The system is located within a major dip in the jet stream, the same one that powered the deadly storm in the Pacific Northwest, and is adding wind energy and momentum to the upper atmosphere. That’s why parts of the South could face damaging winds and an isolated tornado risk on Saturday, while the same jet stream energy could fuel powerful gusts in New England on Sunday night.
The storm is also fueled by strong temperature contrasts. Ahead, temperatures will be 20 to 25 degrees above average, while falling to below average levels in their wake. Even New York City and Boston could see highs in the 60s on Sunday before the system’s strong cold front passes, accompanied by showers and perhaps thunderstorms.
On the cold tail of the storm, accumulating snow could cover Appalachia from Sunday night into Monday.
Drawing abundant moisture from the Gulf of Mexico, it will generate heavy rain from Mississippi to Maine over the weekend, producing totals of 1 to 3 inches. Nashville, Raleigh, Richmond, Washington, Philadelphia, New York and Boston should expect moderate to heavy rainfall.
Flight disruptions are possible due to heavy rain and the system’s wide area of strong winds, particularly late Sunday into early Monday in the Northeast.
It looks like a calmer weather pattern will develop towards the middle of next week.
The drop in the jet stream will encourage the development of a low pressure system over areas of Oklahoma and Texas on Thursday. That low will extend northeast toward the Great Lakes, pushing a cold front eastward. That front will bring severe weather to the South and serve as a focus for heavy rain in the Ohio and Tennessee Valleys, the Mid-Atlantic, and the Northeast.
On the cold side of the system, a corridor of snow may fall over the central and northern Appalachians, particularly in Pennsylvania and New York state.
That main low pressure system will slide toward Quebec, but a secondary band of low pressure will likely form along its cold front. That will drag the energy of the jet stream toward the New England coast, increasing the likelihood of strong winds hitting the coast. Onshore flow could also cause a small storm surge (or a rise of ocean water above normally dry land) and minor coastal flooding.
Strong winds in the Rocky Mountains on Thursday
Wind advisories and high wind watches and warnings extend from near Taos, New Mexico, north to Colorado and Wyoming, as well as the Nebraska Panhandle.
As the jet stream oscillates through the area, high terrain will be found pushing some of the strong momentum aloft. Mountain gusts of 60 to 70 mph are possible, with gusts of 50 to 60 mph in the lower elevations of southeastern Wyoming and northwest Nebraska.
The strongest winds will occur through Thursday night.
Strong storms in the south on Friday and Saturday
On Friday, the Storm Prediction Center described a level 1 of 5 marginal risk of severe weather. It extends from northeast of Dallas to near Little Rock.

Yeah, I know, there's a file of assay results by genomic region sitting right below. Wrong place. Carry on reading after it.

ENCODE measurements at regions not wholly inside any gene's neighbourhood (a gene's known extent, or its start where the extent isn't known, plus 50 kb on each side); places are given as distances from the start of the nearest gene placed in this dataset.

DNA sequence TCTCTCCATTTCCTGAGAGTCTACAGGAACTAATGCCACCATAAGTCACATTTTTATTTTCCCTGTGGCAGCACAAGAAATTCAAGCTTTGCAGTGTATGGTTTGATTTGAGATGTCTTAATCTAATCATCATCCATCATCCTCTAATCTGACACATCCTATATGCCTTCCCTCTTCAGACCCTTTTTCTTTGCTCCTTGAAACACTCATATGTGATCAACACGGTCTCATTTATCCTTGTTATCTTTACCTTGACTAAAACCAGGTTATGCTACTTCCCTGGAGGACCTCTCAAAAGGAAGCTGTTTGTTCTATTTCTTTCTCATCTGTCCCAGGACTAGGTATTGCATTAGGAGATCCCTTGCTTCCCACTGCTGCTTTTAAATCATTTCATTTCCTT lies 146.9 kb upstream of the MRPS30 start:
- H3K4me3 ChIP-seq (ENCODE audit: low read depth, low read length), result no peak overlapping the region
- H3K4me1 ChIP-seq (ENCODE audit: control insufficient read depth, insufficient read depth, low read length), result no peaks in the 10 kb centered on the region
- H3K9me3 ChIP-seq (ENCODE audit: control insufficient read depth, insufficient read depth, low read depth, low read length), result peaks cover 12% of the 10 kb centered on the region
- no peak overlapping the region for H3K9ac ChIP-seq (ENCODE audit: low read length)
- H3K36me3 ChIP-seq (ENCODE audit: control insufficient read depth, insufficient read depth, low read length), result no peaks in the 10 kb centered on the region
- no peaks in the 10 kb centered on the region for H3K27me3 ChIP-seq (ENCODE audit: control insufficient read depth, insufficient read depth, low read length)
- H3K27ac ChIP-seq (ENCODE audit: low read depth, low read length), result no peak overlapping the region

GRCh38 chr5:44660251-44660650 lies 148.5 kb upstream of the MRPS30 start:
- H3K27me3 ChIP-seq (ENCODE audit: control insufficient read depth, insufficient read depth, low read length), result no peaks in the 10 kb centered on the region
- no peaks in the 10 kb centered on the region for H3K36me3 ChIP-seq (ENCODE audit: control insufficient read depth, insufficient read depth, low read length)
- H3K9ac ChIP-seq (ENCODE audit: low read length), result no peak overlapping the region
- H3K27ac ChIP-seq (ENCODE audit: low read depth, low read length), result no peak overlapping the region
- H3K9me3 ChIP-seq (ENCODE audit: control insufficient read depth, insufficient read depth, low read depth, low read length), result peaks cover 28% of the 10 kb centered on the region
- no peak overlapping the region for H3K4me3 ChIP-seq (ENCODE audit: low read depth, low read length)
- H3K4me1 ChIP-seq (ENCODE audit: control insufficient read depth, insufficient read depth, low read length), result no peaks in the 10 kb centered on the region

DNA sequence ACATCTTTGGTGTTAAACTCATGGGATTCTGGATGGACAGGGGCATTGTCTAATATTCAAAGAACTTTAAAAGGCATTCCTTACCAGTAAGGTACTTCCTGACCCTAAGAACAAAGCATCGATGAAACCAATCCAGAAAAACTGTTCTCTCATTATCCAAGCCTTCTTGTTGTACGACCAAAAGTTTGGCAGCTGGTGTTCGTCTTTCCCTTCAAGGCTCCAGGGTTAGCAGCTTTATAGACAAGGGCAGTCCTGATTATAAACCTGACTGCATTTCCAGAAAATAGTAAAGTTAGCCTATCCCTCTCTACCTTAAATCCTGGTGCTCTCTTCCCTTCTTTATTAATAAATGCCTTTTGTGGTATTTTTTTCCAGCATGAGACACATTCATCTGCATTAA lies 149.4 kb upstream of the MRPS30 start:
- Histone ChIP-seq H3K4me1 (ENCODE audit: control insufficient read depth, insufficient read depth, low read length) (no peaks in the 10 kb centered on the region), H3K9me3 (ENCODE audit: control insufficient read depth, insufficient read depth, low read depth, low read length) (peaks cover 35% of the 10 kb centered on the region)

The initial storms that form Friday night are expected to be “lifted,” or rooted in warm air a few thousand feet above a shallow bank of cooler air near the surface. That will limit damaging wind and tornado risk, meaning small hail would be the main concern.
By Saturday, increasing southerly winds ahead of the cold front will drag a filament of heat and humidity over the Mid-South. A Level 2 of 5 severe weather risk extends approximately from Houston to Memphis. The primary concern is the formation of a squall line with scattered strong or locally damaging winds and some embedded tornado circulations.
At least some low-level severe storm potential may persist in the Carolinas and/or Virginia Tidewater on Sunday as the cold front pushes eastward.
Strong winds in the northeast on Sunday night
On Sunday night, a fast-moving jet stream, with winds of 80 to 100 mph just a half mile above the ground, will cut across southern New England.
Some of that momentum can move to the surface. Gusts of 35 to 50 mph will be common along and east of Interstate 95 north of the Mason-Dixon line, with gusts of 60 mph on the coast from the Delmarva Peninsula to Long Island and eastern New England. Some computer models simulate the potential for even stronger winds, especially in far eastern Massachusetts and southeastern Maine.
Isolated or scattered power outages are possible where the strongest gusts occur.
Heavy rain and snow over the weekend
On the warm side of the system, which will be east of the system’s track, a burst of rain will fall 1 to 3 inches. Heavy rain will first reach the Ohio and Tennessee Valleys on Saturday night, move into the interior of the Mid-Atlantic and Northeast on Sunday, and move closer to the coast Sunday night into early Monday.
Anyone east of the Appalachians will see rain instead of snow as southerly winds bring in unusually mild air. To the west, moisture will swirl toward the cold side of the system. That will likely result in a swath of snow from the West Virginia Appalachians to upstate New York and northern Vermont. The exact location of the snow, nor totals, can be determined yet, but some people could end up with 6 to 8 inches, especially at higher elevations.
Much of this snow would fall Sunday night into Monday, after a period of rain.
Jason Samenow contributed to this report.